Note: This article contains descriptions of animal sacrifice.
This is not Santería. Or at least this is not the Santería version you tend to get in Old Havana, where street hucksters wave a chicken around for tips. This is true arará, a spiritual practice born in the kingdom of Dahomey (now Benin), carried from West Africa to the West Indies by enslaved people, and locked up in prayer books and behind curtains for the better part of Cuban history. Cuban Santería, broadly defined, comprises two main groups. Lucumí is the largest and most public. Arará is the smaller, more secretive sect. And for a Cuba that seems to be lurching toward glasnost—with Wi-Fi in public parks and satellite dishes on every roof—that secretiveness is the appeal.
Bringing photographer Michael Magers, filmmaker Kate Kunath, and myself to this casa de santo in Pogolotti, a working-class neighborhood in the Marianao district, takes decades of connection to the island. An old bandmate of mine from when I lived in Cuba in 1999 is dating a woman who works for the Ministry of Culture. Let’s call her Yadira, to keep her from getting in trouble with the government she works for. I’ve gotten to know Yadira over the years. She’s smart, deeply funny, a little bawdy even. I never took her for the spiritual type. But when I go to Cuba in 2016, there she is in the living room of her Marianao apartment, dressed head to toe in the lacy white garb of an arará initiate. Propped by the front door is a small white parasol for protecting the top of her head when she walks outdoors. There are offerings in the kitchen: gourds, shots of rum, tobacco. And then there are the rules. She has a curfew. No more hanging out at the bar while her boyfriend sings with his band. No selfies with her—she can’t be in any pictures. Nor can I call her by her proper name. Particularly during that one-year initiation, she is vulnerable to evil spirits, and the rules are there to protect her. She tells me all this with a bit of a shoulder shrug and, as always, with jokes. “I’m like a baby, Nathan,” she says with a huge laugh. “A very big baby.”
Yadira’s priest lives in this casa de santo in Pogolotti. The priest has invited us to see parts of a multiday ceremony in honor of a young man just ahead of Yadira in his spiritual progress. He is marking the end of his yearlong initiation by sitting in isolation for a week, on a makeshift throne in a room behind a curtain in a corner of the house. He has to wear a sheet over his head just to walk to the bathroom down the hall. Otherwise he stays in his room, protected. On these, his last two days, the priest and a dozen helpers, including Yadira, are planning a crimson finale: an entire afternoon of live-animal sacrifice, spilling the blood over relics on the floor in front of his throne.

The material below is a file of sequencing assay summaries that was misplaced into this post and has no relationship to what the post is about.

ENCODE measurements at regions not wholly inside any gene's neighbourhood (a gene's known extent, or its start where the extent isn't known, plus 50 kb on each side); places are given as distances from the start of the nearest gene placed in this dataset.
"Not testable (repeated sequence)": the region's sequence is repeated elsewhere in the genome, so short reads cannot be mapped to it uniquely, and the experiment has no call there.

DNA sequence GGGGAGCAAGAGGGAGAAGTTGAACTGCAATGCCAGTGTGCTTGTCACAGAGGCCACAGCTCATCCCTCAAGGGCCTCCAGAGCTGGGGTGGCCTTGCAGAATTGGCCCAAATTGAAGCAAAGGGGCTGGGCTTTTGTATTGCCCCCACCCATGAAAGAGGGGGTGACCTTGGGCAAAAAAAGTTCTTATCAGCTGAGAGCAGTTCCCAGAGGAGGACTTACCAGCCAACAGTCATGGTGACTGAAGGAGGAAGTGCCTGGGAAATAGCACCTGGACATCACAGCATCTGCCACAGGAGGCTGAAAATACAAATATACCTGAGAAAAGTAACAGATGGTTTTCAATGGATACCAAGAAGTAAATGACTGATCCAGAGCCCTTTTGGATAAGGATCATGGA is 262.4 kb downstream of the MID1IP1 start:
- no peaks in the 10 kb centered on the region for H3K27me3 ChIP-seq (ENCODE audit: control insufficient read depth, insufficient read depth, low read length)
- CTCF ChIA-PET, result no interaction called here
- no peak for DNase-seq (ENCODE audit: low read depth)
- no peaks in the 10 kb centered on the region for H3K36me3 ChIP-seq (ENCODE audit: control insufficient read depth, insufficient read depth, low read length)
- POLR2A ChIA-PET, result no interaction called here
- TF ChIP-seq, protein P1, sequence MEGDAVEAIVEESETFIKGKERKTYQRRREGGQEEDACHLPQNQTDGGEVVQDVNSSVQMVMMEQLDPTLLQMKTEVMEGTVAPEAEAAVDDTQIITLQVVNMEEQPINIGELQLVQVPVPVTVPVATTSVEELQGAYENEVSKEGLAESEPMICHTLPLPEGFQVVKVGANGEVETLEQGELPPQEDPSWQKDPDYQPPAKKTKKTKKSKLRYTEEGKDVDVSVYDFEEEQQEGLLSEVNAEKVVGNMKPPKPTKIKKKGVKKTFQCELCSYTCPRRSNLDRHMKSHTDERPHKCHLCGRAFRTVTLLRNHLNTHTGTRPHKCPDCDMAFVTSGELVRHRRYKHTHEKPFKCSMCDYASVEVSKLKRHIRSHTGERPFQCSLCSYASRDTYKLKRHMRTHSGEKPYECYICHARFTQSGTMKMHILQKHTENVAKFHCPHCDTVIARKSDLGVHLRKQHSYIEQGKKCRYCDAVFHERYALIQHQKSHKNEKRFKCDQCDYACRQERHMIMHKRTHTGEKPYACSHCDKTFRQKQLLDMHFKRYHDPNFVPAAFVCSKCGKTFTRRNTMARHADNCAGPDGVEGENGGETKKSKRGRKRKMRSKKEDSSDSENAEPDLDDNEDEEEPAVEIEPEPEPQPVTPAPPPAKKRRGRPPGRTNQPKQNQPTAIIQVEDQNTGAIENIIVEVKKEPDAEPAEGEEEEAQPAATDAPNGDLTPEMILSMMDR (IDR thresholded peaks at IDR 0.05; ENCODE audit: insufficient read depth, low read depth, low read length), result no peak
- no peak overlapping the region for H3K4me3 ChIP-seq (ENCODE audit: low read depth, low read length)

The house-temple is mid block, but walking from the main avenue, we sense it long before we actually get there. We look at our feet, and there on the sidewalk, amid the fallen poinciana leaves, is a clump of feathers. A few steps farther, there’s a torn wing. Farther still, the head of a chicken with a smudge of blood on the asphalt. These are territory markers, an eruv, the beginning of the blood.
In the street, a farmer pulls up in an old Chevy, an hour late. Live goats in the trunk; pheasants, roosters, and a turtle in the back seat. On the porch the animals lie tied up, bleating and fluttering their wings, waiting their turn. In the backyard men and women break down carcasses for meat and distribute their internal organs into buckets dedicated to various Orishas (the gods of Santería)—Eleggua, Obatala, Oggun, Yemaya. A decapitated rooster, there since the day before, lies flopped in front of an altar. And inside the house, in that corner room, the men perform a nonstop if slightly chaotic string of sacrifices throughout the afternoon. The chickens are easy. The goats take muscle to subdue and bleed out. The blood spills for hours.
I’ve been through nearly every kind of experience a visitor can have over the years in Cuba. I’ve drunk buckets of añejo with politicians, played charanga alongside famous musicians, been hustled in Old Havana, and arrested by the Foreign Ministry. In Cuba there is always, even in cruel moments, an ineluctable warmth. So when you see the blood spilled in this house, the deep and dark magic being summoned, keep in mind that they treat us three journalists from America—all of us pale and sweating and at times slightly overwhelmed by the viscera—like family. They hug us and feed us and tell us stories of their grandmothers, who left them books of incantations dating back to when slavery was legal on the island.
We leave before dark, witnesses to much but not to everything. For every curtain we are allowed behind, there is a chant we are not allowed to record. Every detail shared is matched by a secret that is still theirs. As it should be.